“Sudanese Gangs”, or the Pernicious Effect of Anecdotal Evidence on our Beliefs

Kyle Clunies-Ross

There’s a joke I have often shared amongst my nerdier friends if our conversations have ever turned to anecdotal evidence. It originates from the brilliant webcomic Saturday Morning Breakfast Cereal (SMBC):

sudan

For those who have ever had to argue with someone over the validity of anecdotal evidence, it feels like an all too familiar jab at this experience (in the words of Gandalf from Lord of the Rings, “that wound will never fully heal. He will carry it the rest of his life”). But to those who have limited experience within the framework of science, or for whom their thoughts have never turned to the subjectivity of anecdotes, this may seem like an almost untenable position to hold. Isn’t science, after all, based on anecdotes? How else would we know to investigate a claim, if we had never heard of the claim to begin with? And even if that weren’t the case, if it’s so bad, why do so many careers – journalism and politics in particular – almost seem to rely upon them? Here, I will seek to explain why scientists divorce their work from anecdotal evidence, in addition to outlining why anecdotal evidence forms such a terrible foundation for our beliefs and the deleterious impact it has on our society more generally, referencing specifically the “Sudanese gangs” incident during the 2018 Victorian state election.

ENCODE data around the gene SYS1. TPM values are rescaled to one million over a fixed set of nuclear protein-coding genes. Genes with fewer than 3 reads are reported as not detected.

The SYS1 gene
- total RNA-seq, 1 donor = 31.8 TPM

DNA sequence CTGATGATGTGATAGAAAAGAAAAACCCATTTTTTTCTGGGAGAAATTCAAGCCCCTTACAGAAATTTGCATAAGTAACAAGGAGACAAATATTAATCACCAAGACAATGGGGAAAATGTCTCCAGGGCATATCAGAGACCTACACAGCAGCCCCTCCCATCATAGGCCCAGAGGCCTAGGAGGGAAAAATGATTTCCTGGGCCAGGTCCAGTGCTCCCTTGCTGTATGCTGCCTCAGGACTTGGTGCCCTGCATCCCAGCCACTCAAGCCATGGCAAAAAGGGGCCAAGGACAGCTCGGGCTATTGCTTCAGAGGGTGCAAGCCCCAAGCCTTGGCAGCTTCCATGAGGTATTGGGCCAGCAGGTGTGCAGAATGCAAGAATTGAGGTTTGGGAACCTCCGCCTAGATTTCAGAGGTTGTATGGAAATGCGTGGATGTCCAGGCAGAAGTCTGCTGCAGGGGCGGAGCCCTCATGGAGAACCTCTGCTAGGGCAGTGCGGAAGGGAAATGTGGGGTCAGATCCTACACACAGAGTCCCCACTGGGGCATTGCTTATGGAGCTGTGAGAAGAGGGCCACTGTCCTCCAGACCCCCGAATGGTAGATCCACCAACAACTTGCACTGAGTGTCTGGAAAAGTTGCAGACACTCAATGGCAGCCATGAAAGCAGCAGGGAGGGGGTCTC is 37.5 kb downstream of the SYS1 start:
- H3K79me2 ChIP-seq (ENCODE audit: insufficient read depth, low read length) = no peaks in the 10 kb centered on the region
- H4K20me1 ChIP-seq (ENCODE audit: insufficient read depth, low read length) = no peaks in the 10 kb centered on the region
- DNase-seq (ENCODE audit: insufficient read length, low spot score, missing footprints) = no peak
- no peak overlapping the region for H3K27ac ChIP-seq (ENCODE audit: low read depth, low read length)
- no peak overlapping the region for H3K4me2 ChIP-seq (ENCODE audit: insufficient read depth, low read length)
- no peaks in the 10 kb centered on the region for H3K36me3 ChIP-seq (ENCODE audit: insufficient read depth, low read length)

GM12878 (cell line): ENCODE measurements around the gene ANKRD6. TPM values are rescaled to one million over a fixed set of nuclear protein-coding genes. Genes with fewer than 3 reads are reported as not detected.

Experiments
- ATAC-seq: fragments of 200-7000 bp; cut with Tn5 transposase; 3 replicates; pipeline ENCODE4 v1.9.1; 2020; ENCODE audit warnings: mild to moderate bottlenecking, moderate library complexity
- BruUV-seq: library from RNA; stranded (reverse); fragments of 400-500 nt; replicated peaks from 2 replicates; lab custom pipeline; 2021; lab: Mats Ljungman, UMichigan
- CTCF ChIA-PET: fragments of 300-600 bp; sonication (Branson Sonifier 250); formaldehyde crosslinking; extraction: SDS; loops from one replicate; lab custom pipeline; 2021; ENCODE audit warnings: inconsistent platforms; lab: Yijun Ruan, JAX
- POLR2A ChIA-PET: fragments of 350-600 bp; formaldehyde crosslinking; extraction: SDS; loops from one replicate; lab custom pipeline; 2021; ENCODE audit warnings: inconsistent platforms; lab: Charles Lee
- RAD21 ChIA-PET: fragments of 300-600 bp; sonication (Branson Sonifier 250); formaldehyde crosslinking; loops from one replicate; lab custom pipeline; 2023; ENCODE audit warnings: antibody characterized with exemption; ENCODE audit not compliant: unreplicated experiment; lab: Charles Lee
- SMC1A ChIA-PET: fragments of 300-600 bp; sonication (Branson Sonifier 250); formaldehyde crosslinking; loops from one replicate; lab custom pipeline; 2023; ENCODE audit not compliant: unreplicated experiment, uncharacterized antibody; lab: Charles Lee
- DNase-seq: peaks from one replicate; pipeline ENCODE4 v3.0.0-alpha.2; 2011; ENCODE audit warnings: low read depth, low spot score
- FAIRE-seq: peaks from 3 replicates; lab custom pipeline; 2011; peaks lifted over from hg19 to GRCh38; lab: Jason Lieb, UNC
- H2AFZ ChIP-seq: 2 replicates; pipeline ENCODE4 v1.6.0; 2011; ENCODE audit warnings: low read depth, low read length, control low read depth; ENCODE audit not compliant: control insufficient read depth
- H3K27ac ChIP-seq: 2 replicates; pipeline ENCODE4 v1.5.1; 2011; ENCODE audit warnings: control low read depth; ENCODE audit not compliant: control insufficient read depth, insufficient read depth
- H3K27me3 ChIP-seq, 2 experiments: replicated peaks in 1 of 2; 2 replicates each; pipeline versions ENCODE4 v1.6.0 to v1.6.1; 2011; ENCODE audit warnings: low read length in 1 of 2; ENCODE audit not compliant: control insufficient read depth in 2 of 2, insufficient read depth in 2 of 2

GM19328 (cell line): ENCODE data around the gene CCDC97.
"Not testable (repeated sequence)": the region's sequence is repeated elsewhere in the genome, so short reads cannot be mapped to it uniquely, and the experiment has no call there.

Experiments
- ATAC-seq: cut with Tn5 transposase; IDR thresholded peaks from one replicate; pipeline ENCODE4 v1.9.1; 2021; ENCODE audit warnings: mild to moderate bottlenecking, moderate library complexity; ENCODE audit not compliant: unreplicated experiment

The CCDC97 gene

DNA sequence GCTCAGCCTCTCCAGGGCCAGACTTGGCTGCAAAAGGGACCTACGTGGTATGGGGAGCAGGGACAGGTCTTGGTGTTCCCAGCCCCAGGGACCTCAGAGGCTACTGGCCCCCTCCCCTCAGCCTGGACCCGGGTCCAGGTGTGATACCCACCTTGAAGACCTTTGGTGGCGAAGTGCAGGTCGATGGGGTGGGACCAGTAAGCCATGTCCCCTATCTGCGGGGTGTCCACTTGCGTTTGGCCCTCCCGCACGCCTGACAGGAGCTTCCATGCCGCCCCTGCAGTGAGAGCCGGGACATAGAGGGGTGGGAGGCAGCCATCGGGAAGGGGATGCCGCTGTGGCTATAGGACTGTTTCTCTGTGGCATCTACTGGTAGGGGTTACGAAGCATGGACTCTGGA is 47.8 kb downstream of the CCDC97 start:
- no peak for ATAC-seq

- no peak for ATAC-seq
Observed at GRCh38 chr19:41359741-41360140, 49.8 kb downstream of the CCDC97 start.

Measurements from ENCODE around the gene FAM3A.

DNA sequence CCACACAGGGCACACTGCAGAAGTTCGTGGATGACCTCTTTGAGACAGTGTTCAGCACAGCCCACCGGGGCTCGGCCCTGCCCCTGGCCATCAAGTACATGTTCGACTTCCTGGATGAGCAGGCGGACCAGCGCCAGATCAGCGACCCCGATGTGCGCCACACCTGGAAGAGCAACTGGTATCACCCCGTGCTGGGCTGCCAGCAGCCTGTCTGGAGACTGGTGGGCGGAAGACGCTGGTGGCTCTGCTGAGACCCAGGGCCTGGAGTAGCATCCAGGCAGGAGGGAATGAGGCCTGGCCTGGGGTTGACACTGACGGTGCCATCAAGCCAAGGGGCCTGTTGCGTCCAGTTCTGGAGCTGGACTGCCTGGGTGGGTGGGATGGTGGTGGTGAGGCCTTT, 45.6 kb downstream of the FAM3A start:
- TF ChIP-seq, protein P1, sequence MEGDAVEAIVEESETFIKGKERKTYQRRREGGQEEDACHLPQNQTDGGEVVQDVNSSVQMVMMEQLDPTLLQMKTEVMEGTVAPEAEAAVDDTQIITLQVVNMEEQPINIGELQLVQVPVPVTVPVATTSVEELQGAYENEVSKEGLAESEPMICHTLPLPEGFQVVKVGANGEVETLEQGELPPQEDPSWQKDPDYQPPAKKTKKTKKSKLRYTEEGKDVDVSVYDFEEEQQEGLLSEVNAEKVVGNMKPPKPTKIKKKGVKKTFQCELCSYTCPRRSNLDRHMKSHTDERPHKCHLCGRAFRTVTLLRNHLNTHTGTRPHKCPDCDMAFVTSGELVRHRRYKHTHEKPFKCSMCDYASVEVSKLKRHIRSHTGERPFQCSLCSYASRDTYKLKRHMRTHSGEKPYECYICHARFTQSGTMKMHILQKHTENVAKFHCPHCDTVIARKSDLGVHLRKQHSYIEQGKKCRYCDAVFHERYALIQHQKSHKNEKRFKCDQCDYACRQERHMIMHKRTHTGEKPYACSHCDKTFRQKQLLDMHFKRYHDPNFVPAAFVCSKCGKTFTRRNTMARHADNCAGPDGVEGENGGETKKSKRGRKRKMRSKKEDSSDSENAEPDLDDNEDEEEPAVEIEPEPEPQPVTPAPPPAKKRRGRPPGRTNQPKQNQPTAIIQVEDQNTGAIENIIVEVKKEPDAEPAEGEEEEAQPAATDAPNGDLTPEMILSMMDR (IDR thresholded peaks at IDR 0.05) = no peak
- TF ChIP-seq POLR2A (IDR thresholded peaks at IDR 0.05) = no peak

First, it must be outlined what I mean when I say “anecdote”. By that, I mean a personal account, specifically in this instance about the efficacy of a “cause and effect” relationship. So, for example, I drank some coffee and felt tired afterwards, therefore the coffee made me tired. Syllogistically, one could write this as:

1) I did A, and then B happened,

2) therefore B happened because of A.

Science is not predicated on anecdotes. Anecdotes are a bad form of evidence, if they are even accepted as evidence at all. They are far, far too prone to the post hoc ergo propter hoc (before this, therefore because of this) fallacy. After all, in my example prior, maybe I had decaf coffee and had just had an exhausting day. Maybe I’m a coffee fiend and I need an octuple-shot 16 oz. caramel macchiato with four equals to feel any effect anymore. There is also the possibility coffee really does make me tired. Or maybe I’m just lying to you to provoke a reaction (hands up if you’ve ever had this conversation: “coffee? No thanks, that stuff doesn’t even work on me. Did I ever tell you the time…”). The point is, anecdotes just aren’t very reliable datapoints. They are open to confabulation, deceit, or subconscious cognitive biases.